—- Divine Spark, Cat Charissage, March, 2014
My painting afternoon went so well in so many ways. Of course, there are things I would do differently or better next time, but it was a very happy experience for all of us who participated.
However, that night my dear body suffered greatly. I was in quite a lot of pain, to the point where the medication couldn’t seem to touch it, and I alternately walked, stretched, and went into deep relaxation (when I could sit still, that is). Not a lot of sleep that night, either.
My physical response to the day made me really question whether or not I could do what I so want to do: have small groups of women here in my study, discussing and doing d & r’s (deep and real things). I thought maybe I should forget about it — the pain cost was simply too high. But then I thought more about how I could organize things a bit differently so that I wouldn’t have to do as much moving, carrying, and using my body in ways that are just too hard on me. As well, there were “first time doing this particular event” and “first time working in this physical space” stresses that would not be there in future events.
Fortunately, even though that evening was really difficult, there was within me a loving self, a loving voice that wouldn’t let me start to blame myself for “doing things wrong.” I mention this because we so often get swirled into a whirlpool of immediate feelings, and I want to encourage you to be aware that you can develop an “observer self” within, a part of you that does not need to get swept in to the immediate drama, whose voice can love yourself as you would love your own child.
And then I had a dream! (Drum roll, please! I was travelling on the back of an elephant, wearing 2 skirts of flowing gauzy cotton in turquoise and light purple, and I was going to meet my spouse, Andrew.
Short dream; one I could easily dismiss. Except that I associated my personal memories and impressions of elephants to the dream, and imagined myself back in the dream in order to feel again what it was like.
I think of elephants as huge, but able to move in surprisingly elegant ways. I think of them as very powerful and able to do work that demands massive strength. I’ve seen elephants in parades, and loved their slow swaying walk that seems so full of majesty. I think that if I were riding an elephant, I could see so much from so far up.
And it was then that the words “Move slowly, and have an aerial view” came to me. Dr. C.P Estes often speaks of the aerial viewpoint, meaning to step back and try to see yourself, your challenges, and your environment of people and needs from a much larger perspective. There we can see or intuit meaning that is just not available in the day to day grind.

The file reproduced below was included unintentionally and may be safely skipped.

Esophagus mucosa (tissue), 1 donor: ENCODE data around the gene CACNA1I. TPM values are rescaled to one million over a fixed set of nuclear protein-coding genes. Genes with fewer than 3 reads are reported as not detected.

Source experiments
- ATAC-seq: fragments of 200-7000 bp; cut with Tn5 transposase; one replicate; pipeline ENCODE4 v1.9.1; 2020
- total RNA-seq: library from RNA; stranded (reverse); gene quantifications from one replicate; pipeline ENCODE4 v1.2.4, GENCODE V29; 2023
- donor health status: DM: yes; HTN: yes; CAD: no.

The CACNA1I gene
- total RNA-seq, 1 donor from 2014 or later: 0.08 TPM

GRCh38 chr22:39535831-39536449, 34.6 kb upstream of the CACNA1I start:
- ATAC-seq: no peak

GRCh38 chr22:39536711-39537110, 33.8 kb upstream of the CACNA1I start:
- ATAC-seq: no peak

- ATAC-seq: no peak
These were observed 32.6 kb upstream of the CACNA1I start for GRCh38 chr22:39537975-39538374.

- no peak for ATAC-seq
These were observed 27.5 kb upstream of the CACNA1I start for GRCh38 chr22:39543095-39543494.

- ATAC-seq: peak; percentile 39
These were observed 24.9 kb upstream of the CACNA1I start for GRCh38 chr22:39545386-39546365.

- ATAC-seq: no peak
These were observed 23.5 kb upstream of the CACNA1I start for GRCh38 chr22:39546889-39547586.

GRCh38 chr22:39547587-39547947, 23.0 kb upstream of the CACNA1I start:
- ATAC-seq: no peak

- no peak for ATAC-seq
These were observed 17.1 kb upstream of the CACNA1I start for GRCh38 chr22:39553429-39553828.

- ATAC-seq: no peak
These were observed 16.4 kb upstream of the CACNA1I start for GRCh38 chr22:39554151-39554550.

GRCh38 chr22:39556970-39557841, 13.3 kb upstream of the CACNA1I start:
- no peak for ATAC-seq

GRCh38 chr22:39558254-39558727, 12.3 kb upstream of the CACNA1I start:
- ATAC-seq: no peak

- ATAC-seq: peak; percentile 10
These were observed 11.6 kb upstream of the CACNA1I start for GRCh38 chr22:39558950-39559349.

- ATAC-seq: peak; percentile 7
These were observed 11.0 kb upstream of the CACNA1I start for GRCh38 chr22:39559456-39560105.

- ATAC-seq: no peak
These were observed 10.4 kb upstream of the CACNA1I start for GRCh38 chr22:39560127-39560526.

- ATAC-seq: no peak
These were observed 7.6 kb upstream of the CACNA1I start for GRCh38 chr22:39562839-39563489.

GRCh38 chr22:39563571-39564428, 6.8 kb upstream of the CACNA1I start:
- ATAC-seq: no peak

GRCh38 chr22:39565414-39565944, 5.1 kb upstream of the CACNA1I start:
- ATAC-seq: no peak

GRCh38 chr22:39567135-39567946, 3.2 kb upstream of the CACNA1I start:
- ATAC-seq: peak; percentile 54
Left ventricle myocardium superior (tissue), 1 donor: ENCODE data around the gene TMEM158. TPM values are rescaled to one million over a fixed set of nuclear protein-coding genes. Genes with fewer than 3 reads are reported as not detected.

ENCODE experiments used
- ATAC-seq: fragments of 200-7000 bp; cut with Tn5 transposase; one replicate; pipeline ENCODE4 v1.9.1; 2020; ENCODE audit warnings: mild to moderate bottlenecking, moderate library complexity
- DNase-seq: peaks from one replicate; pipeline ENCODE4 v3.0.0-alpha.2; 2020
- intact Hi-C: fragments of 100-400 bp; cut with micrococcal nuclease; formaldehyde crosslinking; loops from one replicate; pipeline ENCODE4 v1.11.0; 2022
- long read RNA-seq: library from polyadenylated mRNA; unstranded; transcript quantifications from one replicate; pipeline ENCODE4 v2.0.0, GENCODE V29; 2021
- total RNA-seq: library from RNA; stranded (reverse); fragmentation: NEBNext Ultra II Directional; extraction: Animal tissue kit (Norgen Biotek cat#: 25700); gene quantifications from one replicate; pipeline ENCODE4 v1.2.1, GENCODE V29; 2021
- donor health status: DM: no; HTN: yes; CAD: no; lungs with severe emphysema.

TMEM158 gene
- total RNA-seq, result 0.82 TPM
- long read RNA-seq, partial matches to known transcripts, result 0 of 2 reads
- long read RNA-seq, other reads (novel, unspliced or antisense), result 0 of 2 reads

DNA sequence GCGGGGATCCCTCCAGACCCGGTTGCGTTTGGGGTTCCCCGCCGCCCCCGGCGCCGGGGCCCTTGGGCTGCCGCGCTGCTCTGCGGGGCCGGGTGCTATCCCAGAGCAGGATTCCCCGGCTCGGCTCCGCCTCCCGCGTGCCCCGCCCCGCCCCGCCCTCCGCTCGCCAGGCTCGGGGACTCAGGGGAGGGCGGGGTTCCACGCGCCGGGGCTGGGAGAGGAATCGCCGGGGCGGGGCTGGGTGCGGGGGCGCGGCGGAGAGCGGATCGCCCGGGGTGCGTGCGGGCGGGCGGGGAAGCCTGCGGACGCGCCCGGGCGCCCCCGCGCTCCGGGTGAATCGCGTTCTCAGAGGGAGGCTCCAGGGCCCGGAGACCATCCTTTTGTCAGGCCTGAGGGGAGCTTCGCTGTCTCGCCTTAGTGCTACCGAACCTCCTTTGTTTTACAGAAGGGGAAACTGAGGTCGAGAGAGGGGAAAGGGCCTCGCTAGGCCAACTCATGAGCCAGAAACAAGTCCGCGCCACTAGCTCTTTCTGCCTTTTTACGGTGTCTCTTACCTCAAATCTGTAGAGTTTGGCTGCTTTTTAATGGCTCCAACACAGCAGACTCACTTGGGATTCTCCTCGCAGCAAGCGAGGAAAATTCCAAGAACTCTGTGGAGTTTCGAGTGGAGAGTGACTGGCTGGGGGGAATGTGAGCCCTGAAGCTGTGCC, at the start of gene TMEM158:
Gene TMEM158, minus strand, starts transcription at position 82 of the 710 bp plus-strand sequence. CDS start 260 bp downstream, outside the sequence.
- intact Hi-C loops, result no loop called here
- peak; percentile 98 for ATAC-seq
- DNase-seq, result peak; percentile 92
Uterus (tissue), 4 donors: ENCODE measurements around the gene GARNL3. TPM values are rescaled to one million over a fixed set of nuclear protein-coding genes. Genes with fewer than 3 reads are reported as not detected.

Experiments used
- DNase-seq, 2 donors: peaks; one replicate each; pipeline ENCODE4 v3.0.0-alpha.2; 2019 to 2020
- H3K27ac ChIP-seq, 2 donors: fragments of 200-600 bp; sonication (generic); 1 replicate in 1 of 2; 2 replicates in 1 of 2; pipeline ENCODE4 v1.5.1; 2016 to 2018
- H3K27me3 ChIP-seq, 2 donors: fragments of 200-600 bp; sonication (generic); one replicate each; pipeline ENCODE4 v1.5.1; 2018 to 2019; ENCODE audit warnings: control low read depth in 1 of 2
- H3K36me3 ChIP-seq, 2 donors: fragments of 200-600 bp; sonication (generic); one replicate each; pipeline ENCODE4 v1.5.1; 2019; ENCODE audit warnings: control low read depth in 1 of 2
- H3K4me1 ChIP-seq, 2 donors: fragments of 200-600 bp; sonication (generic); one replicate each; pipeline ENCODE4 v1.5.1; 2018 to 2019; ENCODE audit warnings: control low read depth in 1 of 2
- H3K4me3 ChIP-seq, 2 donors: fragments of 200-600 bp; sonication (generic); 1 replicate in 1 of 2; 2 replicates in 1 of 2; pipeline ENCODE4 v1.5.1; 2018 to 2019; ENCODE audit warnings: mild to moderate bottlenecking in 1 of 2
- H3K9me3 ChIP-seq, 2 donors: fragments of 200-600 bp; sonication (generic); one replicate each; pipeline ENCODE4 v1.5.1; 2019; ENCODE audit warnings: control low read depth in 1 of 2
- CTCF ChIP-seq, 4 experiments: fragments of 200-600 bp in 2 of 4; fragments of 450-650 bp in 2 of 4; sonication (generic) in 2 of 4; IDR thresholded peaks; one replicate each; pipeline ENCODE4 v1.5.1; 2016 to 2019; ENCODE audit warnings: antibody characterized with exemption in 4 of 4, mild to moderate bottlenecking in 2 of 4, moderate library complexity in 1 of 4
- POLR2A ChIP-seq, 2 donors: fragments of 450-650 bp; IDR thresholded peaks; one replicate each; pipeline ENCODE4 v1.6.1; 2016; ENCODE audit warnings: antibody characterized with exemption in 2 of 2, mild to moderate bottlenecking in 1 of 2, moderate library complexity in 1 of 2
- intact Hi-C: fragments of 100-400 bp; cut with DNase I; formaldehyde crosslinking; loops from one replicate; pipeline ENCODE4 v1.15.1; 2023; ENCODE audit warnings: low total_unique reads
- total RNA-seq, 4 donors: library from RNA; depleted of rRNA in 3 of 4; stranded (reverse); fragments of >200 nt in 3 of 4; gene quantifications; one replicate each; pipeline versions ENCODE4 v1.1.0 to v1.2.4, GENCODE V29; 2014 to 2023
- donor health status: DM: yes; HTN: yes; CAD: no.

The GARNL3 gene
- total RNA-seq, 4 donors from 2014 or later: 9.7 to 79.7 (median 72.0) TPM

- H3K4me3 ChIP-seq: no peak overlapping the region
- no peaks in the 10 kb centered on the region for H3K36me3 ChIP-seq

I was incredibly encouraged by the dream. It feels as if a wiser part of my psyche is reminding me that it’s okay to move slowly, both literally and figuratively, and that this has an elegance of its own, and that if I take a larger perspective on the physical difficulties of the day, I don’t need to interpret the day as saying that I cannot serve in some of the ways I feel most drawn to. The aerial view is showing me that I am still learning how to use the space I have available to me, and how to steward and manage what energy is available to me at any particular time.
My wearing of those skirts in my favorite colors had me feeling beautiful and strong, and moving towards meeting my spouse felt that I was going home to comfort and love.
So, in working with dreams, the first thing to do is to write down everything that you remember about the dream, even if it’s just a fragment, as soon as possible after you awake. In order to do that, I have a clipboard and paper, with a pen tied onto the clipboard, at the head of my bed, and I try to write down my dreams before getting out of bed. (When my son was a baby and toddler, I didn’t have that luxury, and I so appreciate it now).
The second thing to do is to underline or list the major nouns, and then with the ones that have the “jing”, the energy that draws you in, write down your associations to those persons, places, or things. What do you think, know, and feel about them?
I’ll talk more about working with dreams in a way that can bring insight and encouragement. Do you now work with your dreams? Have you had any that were consoling or encouraging lately? Are there any dreams that you have remembered for years and years?
May you be blessed with sweet dreams that come true in ways that are good for you and for those around you, and with love,
When I was a child I had two re-occuring dreams that scared the bijeebers out of me! One was that there was a herd of cows standing on the front lawn staring in at me and I would crawl on the floor in the living room because I was so scared. The second one is that a big possessed machine was chasing me around and would run into a pipe that they use as a culvert under a road. I think that it would pick up the culvert and try to squish me. Interpretation? Happy dreams. lol
Thanks for responding, Audrey!
If you’re not having the dream now as an adult, it probably doesn’t have any new information for you that would be useful to you now. If it were my dream, the fact that you grew up on a farm would explain the actual images. In both, there are threats to your safety. If it were my dream, I would ask if I’d seen any farm accidents, or heard about them from family members. The accidents could have been in the family, or even something that parents were warning kids about (along the lines of “if you keep making that face, your face is going to freeze that way!”) If so, then just that, combined with a child’s general not being in control of life, would be enough to cause inner fear about survival. Or I’d ask if I had been teased or bullied by others, or been abandoned in a field of cows, something that happened in awake life that could still have been causing some fear. Does any of this make sense?